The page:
Formally regarded as the Ontario Rental Housing Tribunal, the Landlord Tenant Board in Ontario is the adjudicative tribunal that oversees the resolution of disputes between residential landlords and tenants in Ontario. The board operates under the Residential Tenancy Acts of 2006. It is one of the eight tribunals that make up the Social Justice Tribunals Ontario.
The history of the board dates back to the Government of Mike Harris that enacted the Tenant Protection Act in 1998. The purpose of establishing the quasi-judicial body was to remove most residential disputes from the court system. The act and the tribunal were considered biased and favorable to landlords by some individuals prompting the government of Dalton McGuinty to replace it with the current act that governs the current tribunal with the new name, Landlord and Tenant Board.
The major objective of the Landlord Tenant Board in Ontario is to resolve disputes between landlords of residential buildings and their tenants. They also deal with eviction applications that are filed by non-profit housing co-operatives. The board will also provide information about its practices as well as the responsibilities of landlords and tenants under the act.
When You Need the Board
The Landlord Tenant Board caters to landlords and tenants in Ontario alike. There are different reasons why a landlord or a tenant may write to the board. Eviction is only one of the many reasons. Typically, it is expected that individuals try to settle their differences through mediation and other means before appearing for an adjudication hearing.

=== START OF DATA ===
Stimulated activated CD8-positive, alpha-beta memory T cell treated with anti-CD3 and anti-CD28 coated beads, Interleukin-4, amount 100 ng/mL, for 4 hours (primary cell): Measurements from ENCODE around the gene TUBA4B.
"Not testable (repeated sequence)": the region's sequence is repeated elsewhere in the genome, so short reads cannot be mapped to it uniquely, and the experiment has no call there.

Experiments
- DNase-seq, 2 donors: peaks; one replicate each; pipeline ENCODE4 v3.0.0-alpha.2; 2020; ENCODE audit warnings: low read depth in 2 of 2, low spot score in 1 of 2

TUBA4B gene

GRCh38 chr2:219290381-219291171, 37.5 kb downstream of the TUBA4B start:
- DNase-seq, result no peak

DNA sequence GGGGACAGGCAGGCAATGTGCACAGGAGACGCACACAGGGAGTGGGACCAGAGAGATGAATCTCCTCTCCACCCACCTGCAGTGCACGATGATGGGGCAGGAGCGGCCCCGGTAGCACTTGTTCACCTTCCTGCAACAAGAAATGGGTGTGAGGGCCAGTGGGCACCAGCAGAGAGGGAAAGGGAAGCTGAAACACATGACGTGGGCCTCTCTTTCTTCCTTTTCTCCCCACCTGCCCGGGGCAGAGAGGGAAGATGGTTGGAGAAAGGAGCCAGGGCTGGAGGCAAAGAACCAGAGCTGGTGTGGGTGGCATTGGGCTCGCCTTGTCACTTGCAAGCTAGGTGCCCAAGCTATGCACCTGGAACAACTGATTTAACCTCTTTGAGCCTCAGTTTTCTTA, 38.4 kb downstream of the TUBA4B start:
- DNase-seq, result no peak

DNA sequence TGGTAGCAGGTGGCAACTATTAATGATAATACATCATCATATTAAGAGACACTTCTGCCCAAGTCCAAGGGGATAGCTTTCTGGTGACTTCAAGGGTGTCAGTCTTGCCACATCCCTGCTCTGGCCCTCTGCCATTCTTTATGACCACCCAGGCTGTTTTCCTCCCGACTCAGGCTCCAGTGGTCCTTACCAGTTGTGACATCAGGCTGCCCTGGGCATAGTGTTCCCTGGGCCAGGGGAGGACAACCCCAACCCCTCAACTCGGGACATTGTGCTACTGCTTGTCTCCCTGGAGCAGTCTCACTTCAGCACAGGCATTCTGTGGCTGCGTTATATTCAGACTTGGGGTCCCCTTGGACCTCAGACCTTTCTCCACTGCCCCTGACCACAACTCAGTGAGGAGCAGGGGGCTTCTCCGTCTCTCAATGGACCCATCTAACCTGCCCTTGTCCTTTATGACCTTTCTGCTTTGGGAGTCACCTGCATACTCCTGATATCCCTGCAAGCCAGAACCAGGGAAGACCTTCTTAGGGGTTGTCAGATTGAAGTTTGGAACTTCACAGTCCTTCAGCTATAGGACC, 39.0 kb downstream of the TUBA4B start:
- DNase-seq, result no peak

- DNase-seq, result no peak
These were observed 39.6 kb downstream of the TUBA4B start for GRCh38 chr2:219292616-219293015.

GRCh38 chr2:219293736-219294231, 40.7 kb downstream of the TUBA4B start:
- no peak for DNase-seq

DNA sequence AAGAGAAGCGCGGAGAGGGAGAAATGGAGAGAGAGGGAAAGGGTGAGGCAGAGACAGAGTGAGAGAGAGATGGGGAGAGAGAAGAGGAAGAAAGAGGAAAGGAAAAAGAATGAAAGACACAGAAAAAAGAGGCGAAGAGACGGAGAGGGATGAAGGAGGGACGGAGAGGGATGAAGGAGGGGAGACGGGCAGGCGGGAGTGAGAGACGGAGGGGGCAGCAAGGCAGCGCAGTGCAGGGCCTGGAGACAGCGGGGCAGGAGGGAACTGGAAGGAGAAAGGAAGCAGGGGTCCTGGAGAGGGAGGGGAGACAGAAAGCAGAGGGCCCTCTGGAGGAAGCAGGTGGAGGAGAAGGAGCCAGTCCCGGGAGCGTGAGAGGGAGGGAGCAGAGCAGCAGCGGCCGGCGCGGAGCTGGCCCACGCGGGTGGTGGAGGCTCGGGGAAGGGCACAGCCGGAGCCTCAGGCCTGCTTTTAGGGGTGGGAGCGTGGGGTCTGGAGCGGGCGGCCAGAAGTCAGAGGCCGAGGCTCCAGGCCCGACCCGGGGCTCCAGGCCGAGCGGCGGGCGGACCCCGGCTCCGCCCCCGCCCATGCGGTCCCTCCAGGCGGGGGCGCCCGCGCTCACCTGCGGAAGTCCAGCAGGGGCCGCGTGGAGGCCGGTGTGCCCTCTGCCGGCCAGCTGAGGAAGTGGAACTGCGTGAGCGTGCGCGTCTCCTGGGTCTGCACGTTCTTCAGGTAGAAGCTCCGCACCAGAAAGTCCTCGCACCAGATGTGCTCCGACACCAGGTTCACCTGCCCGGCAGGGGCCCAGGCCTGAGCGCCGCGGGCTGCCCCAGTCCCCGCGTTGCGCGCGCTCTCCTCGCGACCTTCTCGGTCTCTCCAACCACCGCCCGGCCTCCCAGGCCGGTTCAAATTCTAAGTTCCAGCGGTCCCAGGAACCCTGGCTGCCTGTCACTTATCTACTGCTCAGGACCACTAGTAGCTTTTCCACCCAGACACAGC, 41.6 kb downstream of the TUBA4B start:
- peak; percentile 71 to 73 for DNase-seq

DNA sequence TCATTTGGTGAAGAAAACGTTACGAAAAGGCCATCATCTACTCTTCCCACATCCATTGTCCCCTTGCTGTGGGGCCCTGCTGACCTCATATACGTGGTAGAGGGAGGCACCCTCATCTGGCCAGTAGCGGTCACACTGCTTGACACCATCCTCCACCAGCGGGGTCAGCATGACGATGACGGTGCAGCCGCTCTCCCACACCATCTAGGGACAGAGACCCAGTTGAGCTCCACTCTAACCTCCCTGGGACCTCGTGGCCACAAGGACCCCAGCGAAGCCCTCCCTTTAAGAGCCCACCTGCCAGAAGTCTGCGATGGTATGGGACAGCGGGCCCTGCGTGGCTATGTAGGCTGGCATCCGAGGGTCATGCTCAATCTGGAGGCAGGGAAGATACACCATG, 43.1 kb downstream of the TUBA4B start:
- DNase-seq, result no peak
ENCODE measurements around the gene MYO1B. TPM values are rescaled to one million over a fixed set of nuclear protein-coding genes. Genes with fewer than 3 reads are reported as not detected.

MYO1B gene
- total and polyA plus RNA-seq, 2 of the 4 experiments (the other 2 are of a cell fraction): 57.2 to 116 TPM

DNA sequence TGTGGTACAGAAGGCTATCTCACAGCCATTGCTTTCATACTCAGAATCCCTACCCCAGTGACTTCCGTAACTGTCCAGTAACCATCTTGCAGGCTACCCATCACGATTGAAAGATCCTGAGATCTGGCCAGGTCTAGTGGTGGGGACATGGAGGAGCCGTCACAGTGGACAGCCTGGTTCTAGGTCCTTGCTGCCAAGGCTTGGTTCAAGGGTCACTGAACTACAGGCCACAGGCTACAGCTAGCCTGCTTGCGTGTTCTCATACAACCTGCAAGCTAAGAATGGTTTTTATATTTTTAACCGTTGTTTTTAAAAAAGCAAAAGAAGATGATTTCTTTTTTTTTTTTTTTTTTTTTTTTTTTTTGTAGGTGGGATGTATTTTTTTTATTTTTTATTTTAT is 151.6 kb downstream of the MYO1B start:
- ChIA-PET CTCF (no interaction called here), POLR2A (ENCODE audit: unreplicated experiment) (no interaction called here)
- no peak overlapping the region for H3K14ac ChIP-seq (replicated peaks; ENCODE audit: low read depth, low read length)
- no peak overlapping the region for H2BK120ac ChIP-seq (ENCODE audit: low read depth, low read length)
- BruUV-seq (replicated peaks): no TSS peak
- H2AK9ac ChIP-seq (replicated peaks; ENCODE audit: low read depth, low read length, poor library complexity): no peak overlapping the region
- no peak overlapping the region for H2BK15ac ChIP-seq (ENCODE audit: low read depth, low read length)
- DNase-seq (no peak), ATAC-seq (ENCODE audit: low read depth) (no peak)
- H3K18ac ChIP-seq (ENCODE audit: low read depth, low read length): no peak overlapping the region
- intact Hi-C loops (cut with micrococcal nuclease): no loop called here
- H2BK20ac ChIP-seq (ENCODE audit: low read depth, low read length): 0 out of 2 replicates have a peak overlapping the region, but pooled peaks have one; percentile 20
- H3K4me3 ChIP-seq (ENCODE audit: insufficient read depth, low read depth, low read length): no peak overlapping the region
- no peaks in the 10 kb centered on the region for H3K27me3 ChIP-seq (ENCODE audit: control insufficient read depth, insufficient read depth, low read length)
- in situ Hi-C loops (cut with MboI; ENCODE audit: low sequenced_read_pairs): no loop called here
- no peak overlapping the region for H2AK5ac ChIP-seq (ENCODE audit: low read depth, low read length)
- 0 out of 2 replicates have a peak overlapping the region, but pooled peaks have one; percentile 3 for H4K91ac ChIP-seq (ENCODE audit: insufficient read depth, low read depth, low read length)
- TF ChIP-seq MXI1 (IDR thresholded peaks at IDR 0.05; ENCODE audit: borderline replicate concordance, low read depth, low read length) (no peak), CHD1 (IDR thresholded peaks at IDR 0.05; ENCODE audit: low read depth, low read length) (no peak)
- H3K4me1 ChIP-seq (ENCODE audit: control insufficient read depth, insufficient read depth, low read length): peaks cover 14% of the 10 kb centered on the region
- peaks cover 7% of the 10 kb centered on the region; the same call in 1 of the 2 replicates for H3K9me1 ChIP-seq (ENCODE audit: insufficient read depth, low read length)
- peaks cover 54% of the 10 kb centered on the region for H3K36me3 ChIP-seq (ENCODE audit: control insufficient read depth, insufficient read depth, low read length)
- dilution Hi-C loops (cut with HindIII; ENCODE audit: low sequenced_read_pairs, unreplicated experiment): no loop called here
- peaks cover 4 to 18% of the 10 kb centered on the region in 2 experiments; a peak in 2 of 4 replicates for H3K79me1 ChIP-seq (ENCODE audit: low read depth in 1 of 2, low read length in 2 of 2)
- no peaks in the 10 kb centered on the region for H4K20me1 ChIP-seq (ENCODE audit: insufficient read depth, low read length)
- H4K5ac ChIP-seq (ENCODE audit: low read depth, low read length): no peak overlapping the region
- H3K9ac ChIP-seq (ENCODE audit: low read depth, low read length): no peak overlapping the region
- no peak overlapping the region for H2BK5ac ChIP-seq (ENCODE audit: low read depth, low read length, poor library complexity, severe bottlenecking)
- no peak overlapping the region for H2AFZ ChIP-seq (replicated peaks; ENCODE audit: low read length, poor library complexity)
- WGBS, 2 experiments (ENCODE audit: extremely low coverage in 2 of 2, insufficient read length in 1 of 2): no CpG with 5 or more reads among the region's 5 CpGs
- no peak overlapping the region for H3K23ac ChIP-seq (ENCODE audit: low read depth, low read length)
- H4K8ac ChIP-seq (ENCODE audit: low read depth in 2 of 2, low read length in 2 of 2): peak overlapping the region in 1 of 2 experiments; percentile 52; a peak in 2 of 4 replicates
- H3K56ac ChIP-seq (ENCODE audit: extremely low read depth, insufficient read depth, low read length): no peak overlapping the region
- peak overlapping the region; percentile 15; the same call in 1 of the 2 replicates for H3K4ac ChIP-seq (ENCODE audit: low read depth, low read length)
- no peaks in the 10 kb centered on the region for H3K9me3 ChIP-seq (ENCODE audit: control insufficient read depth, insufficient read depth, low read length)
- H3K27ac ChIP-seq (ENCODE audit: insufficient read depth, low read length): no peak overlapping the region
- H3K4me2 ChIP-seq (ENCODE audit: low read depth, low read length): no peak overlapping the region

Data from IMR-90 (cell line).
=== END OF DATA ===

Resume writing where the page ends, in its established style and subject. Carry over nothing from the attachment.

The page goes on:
For a landlord, the need for the Landlord Tenant Board will arise when there is need to increase the rent of a unit above the rent control guidelines of the province. When a landlord needs to evict a tenant for any reason at all in Ontario, he/she also needs to apply to the LTB. The reason must be concrete for the board to entertain the application.
For a tenant, applying to the Landlord Tenant Board in Ontario becomes necessary when there is need to dispute an eviction. A tenant may also apply to the board for a rent reduction or rebate: this will have to be backed by tangible reason like the failure of landlords to meet maintenance obligations. A tenant can also apply for work orders or any other orders when there is a violation of the Residential Tenancies Acts by a landlord.
The Landlord Tenant Board in Ontario is a highly useful tribunal established to carter for landlords and tenants without bias. With the changes that have been made over time, the board is already an efficient institution that protects the rights of tenants and landlords.
For more information about the Landlord Tenant Board in Ontario or if you will like a well-experienced paralegal to represent you in your Landlord & Tenant case, get in touch with us today at Civil Litigations Paralegal Services. We are always ready to dedicate every resource at our disposal to give you a strong representation in your case.Landlord Tenant Board Ontario